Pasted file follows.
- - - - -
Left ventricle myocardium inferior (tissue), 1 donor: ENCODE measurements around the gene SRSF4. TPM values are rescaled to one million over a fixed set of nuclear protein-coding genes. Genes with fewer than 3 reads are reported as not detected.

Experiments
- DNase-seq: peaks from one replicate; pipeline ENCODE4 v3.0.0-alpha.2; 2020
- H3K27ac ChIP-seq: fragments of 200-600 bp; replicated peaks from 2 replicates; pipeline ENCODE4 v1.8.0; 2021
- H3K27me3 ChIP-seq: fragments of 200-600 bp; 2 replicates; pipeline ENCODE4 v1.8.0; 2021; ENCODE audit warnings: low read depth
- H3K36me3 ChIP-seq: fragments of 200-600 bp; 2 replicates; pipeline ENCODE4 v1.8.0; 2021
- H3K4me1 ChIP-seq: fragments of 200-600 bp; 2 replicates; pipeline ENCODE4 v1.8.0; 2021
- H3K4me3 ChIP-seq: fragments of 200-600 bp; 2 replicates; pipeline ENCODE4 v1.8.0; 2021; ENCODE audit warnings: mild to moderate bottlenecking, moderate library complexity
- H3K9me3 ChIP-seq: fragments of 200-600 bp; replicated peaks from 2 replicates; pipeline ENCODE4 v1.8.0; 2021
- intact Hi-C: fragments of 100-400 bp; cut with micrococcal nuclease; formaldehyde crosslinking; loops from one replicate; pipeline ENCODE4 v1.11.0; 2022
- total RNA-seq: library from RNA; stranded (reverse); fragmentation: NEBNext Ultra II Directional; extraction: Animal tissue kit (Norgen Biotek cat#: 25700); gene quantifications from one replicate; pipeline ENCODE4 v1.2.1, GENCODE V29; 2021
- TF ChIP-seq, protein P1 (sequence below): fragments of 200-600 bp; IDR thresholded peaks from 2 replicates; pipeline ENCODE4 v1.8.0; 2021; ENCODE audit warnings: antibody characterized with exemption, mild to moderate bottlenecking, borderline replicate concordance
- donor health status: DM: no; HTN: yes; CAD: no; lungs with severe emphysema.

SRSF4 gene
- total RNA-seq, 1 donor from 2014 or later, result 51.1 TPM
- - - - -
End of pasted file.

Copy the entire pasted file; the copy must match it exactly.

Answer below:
Left ventricle myocardium inferior (tissue), 1 donor: ENCODE measurements around the gene SRSF4. TPM values are rescaled to one million over a fixed set of nuclear protein-coding genes. Genes with fewer than 3 reads are reported as not detected.

Experiments
- DNase-seq: peaks from one replicate; pipeline ENCODE4 v3.0.0-alpha.2; 2020
- H3K27ac ChIP-seq: fragments of 200-600 bp; replicated peaks from 2 replicates; pipeline ENCODE4 v1.8.0; 2021
- H3K27me3 ChIP-seq: fragments of 200-600 bp; 2 replicates; pipeline ENCODE4 v1.8.0; 2021; ENCODE audit warnings: low read depth
- H3K36me3 ChIP-seq: fragments of 200-600 bp; 2 replicates; pipeline ENCODE4 v1.8.0; 2021
- H3K4me1 ChIP-seq: fragments of 200-600 bp; 2 replicates; pipeline ENCODE4 v1.8.0; 2021
- H3K4me3 ChIP-seq: fragments of 200-600 bp; 2 replicates; pipeline ENCODE4 v1.8.0; 2021; ENCODE audit warnings: mild to moderate bottlenecking, moderate library complexity
- H3K9me3 ChIP-seq: fragments of 200-600 bp; replicated peaks from 2 replicates; pipeline ENCODE4 v1.8.0; 2021
- intact Hi-C: fragments of 100-400 bp; cut with micrococcal nuclease; formaldehyde crosslinking; loops from one replicate; pipeline ENCODE4 v1.11.0; 2022
- total RNA-seq: library from RNA; stranded (reverse); fragmentation: NEBNext Ultra II Directional; extraction: Animal tissue kit (Norgen Biotek cat#: 25700); gene quantifications from one replicate; pipeline ENCODE4 v1.2.1, GENCODE V29; 2021
- TF ChIP-seq, protein P1 (sequence below): fragments of 200-600 bp; IDR thresholded peaks from 2 replicates; pipeline ENCODE4 v1.8.0; 2021; ENCODE audit warnings: antibody characterized with exemption, mild to moderate bottlenecking, borderline replicate concordance
- donor health status: DM: no; HTN: yes; CAD: no; lungs with severe emphysema.

SRSF4 gene
- total RNA-seq, 1 donor from 2014 or later, result 51.1 TPM